The rise of fitness tracker brands like Fitbit got people acquainted with the idea of tracking certain metrics that could translate to better health, such as step counts and sleep quality. Many devices included functionality to let people send the data directly to their doctors.
Remote monitoring that occurs under the direction of physicians has recently become more popular, too. Patients often present with complaints that don’t manifest during in-office examinations. Gathering information about a person over a longer period gives a physician a clearer picture of their overall condition.
A June 2021 study also indicated that the majority of Americans polled don’t object to their healthcare providers getting ongoing data about them. More specifically, 70% are open to remote blood pressure monitoring, while 68% agree to heart rate checks. Then, 66% are okay with remote blood sugar observation, and 65% consent to blood oxygen verifications done that way.
Then, 43% of the survey participants cited remote monitoring’s convenience as a major benefit. More control over their health was a factor for 37%, while 36% appreciated the peace of mind that remote monitoring gave them.
These Technologies Support Patients With Chronic Illnesses
Healthcare providers continually look for technological options with a high chance of improving patient outcomes. Telemedicine and remote monitoring can achieve that goal.
Telemedicine Helps Migraine Sufferers During COVID-19
Factors ranging from stress to not eating frequently enough can cause headaches. Although many people who get them find them minimally disruptive and treatable with over-the-counter painkillers, that’s not the case for everyone.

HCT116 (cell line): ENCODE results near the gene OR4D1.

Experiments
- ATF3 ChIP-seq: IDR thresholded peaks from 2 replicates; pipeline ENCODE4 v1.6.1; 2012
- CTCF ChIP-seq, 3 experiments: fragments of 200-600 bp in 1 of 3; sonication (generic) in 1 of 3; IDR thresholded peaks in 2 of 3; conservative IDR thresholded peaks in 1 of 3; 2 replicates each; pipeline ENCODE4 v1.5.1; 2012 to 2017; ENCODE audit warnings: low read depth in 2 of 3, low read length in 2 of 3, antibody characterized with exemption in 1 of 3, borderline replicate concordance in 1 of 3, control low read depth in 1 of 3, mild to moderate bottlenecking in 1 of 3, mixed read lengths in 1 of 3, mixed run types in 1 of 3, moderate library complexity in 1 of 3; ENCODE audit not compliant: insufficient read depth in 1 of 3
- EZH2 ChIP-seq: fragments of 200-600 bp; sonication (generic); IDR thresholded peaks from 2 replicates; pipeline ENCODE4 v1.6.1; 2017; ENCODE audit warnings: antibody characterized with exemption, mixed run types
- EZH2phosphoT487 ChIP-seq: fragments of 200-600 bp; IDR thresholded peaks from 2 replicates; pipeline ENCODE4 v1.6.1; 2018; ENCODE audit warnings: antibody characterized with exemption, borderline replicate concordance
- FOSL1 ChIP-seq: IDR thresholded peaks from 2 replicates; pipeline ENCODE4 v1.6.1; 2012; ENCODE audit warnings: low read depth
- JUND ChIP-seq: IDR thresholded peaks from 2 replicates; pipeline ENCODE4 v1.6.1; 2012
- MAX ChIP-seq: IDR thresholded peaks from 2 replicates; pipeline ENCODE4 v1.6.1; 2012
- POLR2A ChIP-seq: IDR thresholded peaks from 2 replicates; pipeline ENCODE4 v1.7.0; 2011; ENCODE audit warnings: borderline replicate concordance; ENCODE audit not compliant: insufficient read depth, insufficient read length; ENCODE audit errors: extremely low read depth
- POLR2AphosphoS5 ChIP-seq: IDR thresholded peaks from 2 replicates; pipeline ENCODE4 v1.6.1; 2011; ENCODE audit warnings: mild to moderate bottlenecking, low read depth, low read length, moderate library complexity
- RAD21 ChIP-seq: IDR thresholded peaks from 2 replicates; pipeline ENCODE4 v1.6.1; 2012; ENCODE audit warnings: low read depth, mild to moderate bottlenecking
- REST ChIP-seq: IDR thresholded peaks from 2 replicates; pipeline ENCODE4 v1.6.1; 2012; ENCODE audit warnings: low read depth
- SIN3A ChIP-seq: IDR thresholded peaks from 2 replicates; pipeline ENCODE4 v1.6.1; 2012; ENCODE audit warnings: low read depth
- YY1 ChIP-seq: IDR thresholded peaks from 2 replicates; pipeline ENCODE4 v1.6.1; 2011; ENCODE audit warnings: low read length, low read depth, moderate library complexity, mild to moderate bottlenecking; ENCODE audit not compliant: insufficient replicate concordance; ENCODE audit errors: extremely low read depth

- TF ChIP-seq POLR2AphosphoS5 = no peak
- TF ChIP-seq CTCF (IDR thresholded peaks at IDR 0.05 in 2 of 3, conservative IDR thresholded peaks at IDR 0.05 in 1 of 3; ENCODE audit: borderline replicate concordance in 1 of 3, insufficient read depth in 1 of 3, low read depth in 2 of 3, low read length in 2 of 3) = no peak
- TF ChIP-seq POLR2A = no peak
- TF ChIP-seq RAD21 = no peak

A study of people who saw neurologists to treat their chronic migraines during COVID-19 found that telemedicine was a suitable format after patients saw their providers once in-person for a consultation.
The research split people into two groups. Half of the participants saw the same neurologist for a year of follow-up care in-person, while the others used telemedicine for that period. People in the telemedicine group felt more satisfied with their outcomes overall compared to the in-person group. They liked the decreased travel time associated with that format and how it didn’t require missing work.
Remote Monitoring Reduced the Need for Cancer Patient Hospitalization From COVID-19
For some patients, COVID-19 was a threat on top of other life-threatening conditions. A Mayo Clinic study of more than 8,000 cancer patients in 41 states examined the benefits of remote monitoring after a COVID-19 diagnosis. Participants had in-home technology to measure their vital signs, oxygen levels and symptom severity.
The results showed a 78% reduction in hospitalization risk for someone who had remote monitoring. That was versus a 13% drop for people not taking part in that program. Moreover, when participants did need hospital care, those who previously received remote monitoring had fewer hospitalizations lasting more than a week, intensive care admissions, and deaths.
Researchers said the early results indicated that remote monitoring altered the COVID-19 trajectory. However, they cautioned that it was necessary to research that outcome more thoroughly to confirm it.
Although these two examples relate to COVID-19 care, they also highlight how the technologies will remain relevant even once the pandemic ends. People will always want opportunities to receive convenient, high-quality care that increases their chances of positive outcomes. Telehealth and remote monitoring platforms can provide those ideals and others.
Expect Telemedicine and Remote Monitoring to Stay Relevant
These statistics and examples emphasize why it’s highly likely that remote monitoring and telemedicine will keep having high adoption rates. Patients and providers alike are getting used to them and understanding their value.
- The COVID-19 Healthcare Coalition Telehealth Impact Study Working Group “Telehealth Impact: Physician Survey Analysis”. (November 16, 2020. The MITRE Corp.